In The Joy of Revolution Ken Knabb wrote, “Marx considered it presumptuous to attempt to predict how people would live in a liberated society. “It will be up to those people to decide if, when and what they want to do about it, and what means to employ.””  Kroker says, “In my estimation, while Marx, Nietzsche and Heidegger may have provided premonitory signs of the charred landscape of the technological blast, it is the specific contribution of Butler, Hayles and Haraway to provide a deeply compelling account of the fate of the body in contemporary society.”  This includes how we evolve our Internet freedoms, surveillance, and cyber attacks in a post-Snowden world. While we’re, either reshaping or being reshaped through the constant production of new technologies and political re-invention, it is crucial that there exists regular critique reflecting on these influences and changes on people, animals, society, the planet, and the universe. Thankfully, Butler, Hayles and Haraway disrupt the normalization and dangerously hegemonic acceptance of ‘the male overlord and his machine’ over the rest of us.
How our bodies and the idea of our bodies relate to this complex world is Kroker’s primary interest. In the introduction Kroker says that we no longer inhabit a body in any meaningful sense of the term but rather occupy a multiplicity of bodies – imaginary, sexualized, disciplined, gendered, laboring technologically augmented bodies.  Hayles has not only bridged the gap between science and literature, but also media art. In 2000, Hayles wrote an insightful piece on Patchwork Girl, an artwork made by Shelley Jackson in 1995, a hypertext fiction and remix of Mary Shelley’s Frankenstein. When discussing Jackson’s piece Hayles said, “As the unified subject is thus broken apart and reassembled as a multiplicity, the work also highlights the technologies that make the textual body itself a multiplicity.” 
Kroker says, “”Like Heidegger before her, Hayles refuses to privilege either interpretation to the exclusion of its opposite, preferring a form of thought similar to “pendurance,” that moment when, in the folded twists of complexity theory, “one comes over the other, one arrives in the other.””  In an interview with Josephine Bosma on the Nettime email list, in Nov 1998, Hayles said “There may be other ways to think about the subject that don’t find themselves first and foremost on this notion of ownership. New technologies open up possibilities for rethinking other ways to begin to construct the subject.”  Krokers sees Hayles as providing us with the digital alphabet to explore the complexity and connections of technopoesis. “To read Hayles is, in fact, to begin to experience the fractures, bifurcations, and liminality that stretches across the skin of posthuman culture.”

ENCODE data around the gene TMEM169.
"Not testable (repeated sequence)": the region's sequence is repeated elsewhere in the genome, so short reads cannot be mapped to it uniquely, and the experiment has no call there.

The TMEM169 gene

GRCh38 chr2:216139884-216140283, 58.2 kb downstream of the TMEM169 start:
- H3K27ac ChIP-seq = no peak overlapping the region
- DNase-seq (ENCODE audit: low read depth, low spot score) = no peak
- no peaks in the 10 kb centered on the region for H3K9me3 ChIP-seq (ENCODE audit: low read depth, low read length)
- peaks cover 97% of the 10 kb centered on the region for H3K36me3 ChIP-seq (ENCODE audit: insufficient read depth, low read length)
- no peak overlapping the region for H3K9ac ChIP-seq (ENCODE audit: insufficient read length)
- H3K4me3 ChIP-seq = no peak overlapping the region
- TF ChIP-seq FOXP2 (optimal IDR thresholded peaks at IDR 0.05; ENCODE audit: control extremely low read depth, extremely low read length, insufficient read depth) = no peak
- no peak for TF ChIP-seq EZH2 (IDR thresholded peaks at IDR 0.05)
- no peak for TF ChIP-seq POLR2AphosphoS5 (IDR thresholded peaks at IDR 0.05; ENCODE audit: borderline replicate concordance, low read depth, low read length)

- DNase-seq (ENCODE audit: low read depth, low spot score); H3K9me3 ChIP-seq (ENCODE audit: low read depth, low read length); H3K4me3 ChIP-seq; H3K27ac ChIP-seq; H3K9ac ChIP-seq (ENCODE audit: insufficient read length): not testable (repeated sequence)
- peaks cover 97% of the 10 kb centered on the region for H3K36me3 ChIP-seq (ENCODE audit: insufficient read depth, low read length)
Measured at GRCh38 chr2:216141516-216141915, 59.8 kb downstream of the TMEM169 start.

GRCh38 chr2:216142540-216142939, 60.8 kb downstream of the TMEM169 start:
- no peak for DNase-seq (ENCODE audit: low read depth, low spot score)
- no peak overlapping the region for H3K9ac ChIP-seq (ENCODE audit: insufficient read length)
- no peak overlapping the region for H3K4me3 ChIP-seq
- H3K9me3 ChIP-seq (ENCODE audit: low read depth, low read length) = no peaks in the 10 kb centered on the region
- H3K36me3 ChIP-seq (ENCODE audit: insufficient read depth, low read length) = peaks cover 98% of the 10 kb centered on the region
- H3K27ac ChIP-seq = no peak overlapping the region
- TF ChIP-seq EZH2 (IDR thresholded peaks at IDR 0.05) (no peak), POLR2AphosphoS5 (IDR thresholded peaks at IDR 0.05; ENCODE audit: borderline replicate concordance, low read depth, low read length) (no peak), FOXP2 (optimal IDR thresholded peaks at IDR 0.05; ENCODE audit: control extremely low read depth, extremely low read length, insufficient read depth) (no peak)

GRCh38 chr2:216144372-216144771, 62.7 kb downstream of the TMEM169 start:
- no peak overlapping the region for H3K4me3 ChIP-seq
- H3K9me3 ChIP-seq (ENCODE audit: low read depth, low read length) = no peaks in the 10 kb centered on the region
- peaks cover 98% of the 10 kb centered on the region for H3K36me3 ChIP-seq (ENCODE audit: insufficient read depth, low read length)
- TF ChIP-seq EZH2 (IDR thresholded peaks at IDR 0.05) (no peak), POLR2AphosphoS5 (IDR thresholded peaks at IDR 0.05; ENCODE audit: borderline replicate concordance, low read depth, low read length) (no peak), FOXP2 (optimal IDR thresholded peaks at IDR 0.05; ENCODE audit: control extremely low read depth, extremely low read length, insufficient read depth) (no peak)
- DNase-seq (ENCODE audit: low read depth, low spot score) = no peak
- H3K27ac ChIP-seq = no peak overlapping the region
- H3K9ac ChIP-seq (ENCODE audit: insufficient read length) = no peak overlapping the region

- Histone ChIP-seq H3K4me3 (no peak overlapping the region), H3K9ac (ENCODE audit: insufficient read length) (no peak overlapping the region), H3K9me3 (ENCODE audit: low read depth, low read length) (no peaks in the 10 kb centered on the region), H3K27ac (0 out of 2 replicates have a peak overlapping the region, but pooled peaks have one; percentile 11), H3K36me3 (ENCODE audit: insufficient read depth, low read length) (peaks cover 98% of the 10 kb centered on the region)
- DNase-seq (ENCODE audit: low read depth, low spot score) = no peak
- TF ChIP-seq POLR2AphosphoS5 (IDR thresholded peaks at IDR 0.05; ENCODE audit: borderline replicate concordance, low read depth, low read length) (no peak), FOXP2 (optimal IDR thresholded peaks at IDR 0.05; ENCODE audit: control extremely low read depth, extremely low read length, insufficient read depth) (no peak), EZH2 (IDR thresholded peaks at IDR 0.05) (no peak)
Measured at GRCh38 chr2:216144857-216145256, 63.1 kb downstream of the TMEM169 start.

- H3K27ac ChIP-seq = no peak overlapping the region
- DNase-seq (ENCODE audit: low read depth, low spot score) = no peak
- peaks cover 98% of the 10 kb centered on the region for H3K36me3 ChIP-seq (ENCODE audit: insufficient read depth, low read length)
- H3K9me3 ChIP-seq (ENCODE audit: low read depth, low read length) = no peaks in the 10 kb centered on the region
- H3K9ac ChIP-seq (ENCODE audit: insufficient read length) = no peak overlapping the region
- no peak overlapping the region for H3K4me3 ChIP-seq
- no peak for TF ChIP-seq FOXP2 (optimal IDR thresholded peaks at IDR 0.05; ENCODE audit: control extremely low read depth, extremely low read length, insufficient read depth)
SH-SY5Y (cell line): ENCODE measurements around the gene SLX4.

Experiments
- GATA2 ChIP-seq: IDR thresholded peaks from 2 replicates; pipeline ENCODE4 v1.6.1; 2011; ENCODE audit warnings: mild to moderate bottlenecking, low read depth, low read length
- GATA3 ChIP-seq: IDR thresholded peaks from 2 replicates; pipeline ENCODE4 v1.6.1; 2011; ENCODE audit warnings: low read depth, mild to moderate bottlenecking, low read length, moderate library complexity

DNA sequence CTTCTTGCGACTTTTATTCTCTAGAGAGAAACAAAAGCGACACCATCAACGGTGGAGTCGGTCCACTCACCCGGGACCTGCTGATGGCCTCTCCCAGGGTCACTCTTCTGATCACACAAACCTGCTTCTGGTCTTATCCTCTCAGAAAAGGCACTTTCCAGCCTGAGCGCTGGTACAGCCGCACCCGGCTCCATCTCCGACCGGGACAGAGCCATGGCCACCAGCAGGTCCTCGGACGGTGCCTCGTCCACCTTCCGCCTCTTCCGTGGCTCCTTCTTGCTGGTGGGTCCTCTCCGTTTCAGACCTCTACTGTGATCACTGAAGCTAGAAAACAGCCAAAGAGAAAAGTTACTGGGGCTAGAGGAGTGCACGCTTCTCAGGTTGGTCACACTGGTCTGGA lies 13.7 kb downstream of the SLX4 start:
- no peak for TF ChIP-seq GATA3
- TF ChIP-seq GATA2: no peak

Donna Haraway in her introduction to A Cyborg Manifesto: Science, Technology, and Socialist-Feminism in the Late Twentieth Century, in 1985 she said, “Though both are bound in the spiral dance. I would rather be a cyborg than a goddess.” This unsettled many feminists at the time. Haraway was not interested in reclaiming what she saw as a lost ideal based on matriarchal values. Instead, she wanted women to re-invent and create their own versions of what a female could be or not be, by playfully exploiting the cyborg myth and concept in the here and now.  This reconstruction of the woman, Kroker says, poses particular twists and knots, and contradictions. He emphasises that we’re not discussing a traditional form of feminism but a hybrid vision of feminism. 
“Not waiting passively for the capricious experience of biotechnology to produce spliced bodies, Haraway has made of her own mind a biopolitics on creative hyperdrive. Deeply immersed in the (bio)scientific disciplines, always distancing herself from seductions of technological representationality by feminist difference, continuously provoking boundary breakdowns in her own thought by refusing to assent to an anthropomorphic species-heirarchy, Haraway is a theorist of the splice.”  Kroker (2012)
Kroker moves on from Haraway’s concepts on the cyborg to her later inter-species theory. He tries to untangle the complexity of her personal, political and theoretical relations in respect to where her critical strength is best engaged. He’s drawn to what he sees as ““Haraway’s profound conceptualization of “companion species.”” Haraway challenges the established role and hierarchical control by us humans over animals, plants, objects, and humans.  In her publication The Companion Manifesto: Dogs, People, And Significant Otherness, Haraway says, “I believe that all ethical relating, within or between species, is knit from the silk-strong thread of ongoing alertness to otherness-in-relation.”